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Q: Do you support repealing the Government Pensions Offset and Windfall Elimination (GPO/WEP) social security provisions?

Oct 9, 2007
Press Release

I am concerned about both the GPO and the WEP and believe that legislation or administrative action is necessary to address both issues.

There were very strong points supporting the creation of the GPO and the WEP almost 30 years ago. At a time when the Social Security Trust Fund was nearly bankrupt, policymakers were looking at different areas of reform, especially due to long-standing fairness concerns. While Social Security spousal benefits were created to help financially-dependent spouses who did not have pensions of their own, such spousal benefits were not intended for spouses who received their own retirement provisions. That is why Social Security benefits that a person receives as a spouse are reduced dollar-for-dollar if that person also receives Social Security benefits on their own. The GPO was enacted into law applying a similar rule, such that Social Security benefits that a person receives as a spouse are reduced if that person also receives a federal, state, or local government pension based on work that was not covered by Social Security. The WEP reduces the Social Security benefits of workers who also have pension benefits from employment not covered by Social Security. Its purpose was intended to remove an advantage inherent in Social Security’s benefit formula that favors workers with smaller amounts of Social Security-covered career earnings.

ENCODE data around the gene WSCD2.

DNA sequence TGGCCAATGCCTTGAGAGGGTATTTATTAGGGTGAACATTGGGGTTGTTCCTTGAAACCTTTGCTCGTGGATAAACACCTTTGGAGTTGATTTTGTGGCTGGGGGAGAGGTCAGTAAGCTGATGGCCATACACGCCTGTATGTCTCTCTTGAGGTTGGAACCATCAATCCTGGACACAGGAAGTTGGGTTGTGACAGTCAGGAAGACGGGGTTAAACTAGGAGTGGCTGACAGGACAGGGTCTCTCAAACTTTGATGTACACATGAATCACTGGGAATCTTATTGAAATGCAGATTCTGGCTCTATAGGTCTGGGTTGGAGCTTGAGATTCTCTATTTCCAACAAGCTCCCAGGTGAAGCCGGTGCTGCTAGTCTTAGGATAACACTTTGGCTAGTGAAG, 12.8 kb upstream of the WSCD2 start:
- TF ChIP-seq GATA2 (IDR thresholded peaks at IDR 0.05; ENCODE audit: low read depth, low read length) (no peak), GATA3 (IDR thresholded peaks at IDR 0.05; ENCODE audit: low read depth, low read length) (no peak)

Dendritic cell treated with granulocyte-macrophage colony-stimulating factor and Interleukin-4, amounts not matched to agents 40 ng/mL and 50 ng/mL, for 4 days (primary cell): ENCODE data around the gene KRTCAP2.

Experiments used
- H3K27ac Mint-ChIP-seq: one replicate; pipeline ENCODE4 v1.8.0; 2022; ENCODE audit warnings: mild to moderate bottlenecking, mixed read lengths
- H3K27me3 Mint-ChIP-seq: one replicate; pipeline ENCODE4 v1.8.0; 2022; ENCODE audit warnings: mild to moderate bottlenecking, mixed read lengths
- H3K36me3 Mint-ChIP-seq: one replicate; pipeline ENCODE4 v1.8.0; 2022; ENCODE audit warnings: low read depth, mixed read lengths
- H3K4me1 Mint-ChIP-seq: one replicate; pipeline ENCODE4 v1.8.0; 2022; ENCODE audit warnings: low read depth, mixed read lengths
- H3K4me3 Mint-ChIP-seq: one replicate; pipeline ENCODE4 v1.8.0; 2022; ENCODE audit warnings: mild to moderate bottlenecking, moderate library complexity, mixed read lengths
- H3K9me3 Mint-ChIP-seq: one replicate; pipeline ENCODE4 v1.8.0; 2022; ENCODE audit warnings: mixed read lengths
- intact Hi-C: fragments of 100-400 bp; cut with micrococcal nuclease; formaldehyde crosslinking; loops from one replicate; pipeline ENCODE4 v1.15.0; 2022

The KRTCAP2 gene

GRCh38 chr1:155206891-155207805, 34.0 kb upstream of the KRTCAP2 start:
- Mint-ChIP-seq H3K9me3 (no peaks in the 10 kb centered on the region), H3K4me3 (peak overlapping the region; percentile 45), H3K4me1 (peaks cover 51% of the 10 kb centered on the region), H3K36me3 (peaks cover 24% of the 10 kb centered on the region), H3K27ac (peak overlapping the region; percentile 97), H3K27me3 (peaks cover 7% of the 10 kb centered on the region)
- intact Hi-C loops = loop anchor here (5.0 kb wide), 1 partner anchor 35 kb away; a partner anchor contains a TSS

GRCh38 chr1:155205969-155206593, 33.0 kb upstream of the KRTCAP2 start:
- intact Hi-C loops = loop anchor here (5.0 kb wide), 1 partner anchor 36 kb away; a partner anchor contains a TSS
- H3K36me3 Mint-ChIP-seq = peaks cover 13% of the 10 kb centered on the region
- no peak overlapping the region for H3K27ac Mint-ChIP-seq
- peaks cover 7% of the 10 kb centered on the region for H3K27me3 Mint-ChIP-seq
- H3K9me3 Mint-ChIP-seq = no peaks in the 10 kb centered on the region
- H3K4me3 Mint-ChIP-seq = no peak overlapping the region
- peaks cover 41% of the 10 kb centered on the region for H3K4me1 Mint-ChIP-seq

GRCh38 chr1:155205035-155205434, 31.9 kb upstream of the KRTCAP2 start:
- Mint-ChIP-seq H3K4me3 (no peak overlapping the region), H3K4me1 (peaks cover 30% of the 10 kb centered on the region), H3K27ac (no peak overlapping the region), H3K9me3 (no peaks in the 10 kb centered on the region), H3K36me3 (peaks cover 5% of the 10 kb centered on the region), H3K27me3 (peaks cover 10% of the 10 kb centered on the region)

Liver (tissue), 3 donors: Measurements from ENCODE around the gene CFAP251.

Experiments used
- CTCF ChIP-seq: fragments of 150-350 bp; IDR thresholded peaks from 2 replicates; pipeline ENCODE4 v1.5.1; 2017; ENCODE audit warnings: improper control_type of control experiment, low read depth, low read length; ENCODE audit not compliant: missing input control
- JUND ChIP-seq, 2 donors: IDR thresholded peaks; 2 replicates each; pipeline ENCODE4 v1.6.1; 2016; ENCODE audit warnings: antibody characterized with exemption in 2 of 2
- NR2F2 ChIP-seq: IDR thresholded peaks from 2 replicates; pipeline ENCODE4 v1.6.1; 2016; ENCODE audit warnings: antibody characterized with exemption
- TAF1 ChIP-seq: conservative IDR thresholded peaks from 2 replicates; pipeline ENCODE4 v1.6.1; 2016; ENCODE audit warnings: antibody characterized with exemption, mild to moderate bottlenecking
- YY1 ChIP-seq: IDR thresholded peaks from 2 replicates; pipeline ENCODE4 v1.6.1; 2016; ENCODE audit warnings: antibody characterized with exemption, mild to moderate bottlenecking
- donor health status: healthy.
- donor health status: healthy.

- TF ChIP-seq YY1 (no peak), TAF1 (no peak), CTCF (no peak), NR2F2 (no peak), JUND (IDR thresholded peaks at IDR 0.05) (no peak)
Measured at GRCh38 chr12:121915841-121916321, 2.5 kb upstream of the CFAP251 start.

Yet, in looking at how the GPO and the WEP have been affecting retirees, I believe both provisions are unfair, especially so since those affected by the WEP and the GPO often are given little forewarning that those provisions apply to them until they are almost of retirement age and do not have a lot of lead time for retirement planning. At the very least, those that have contributed to the Social Security system ought to get back what they contributed to the system before they moved into public, non-Social Security-covered jobs. At the very most, the GPO and the WEP should be reformed, if not repealed.

I have read H.R. 82, a bill that would repeal the GPO and the WEP, and I have joined more than 280 members of Congress in cosponsoring this bill. Given that this bill has been introduced in previous Congresses and has not been enacted into law, probably because of the great costs its passage might have on the Social Security Trust Fund (at least $70 billion over 10 years), I am also looking at other legislative options to lessen the effects of the GPO and the WEP on public retirees.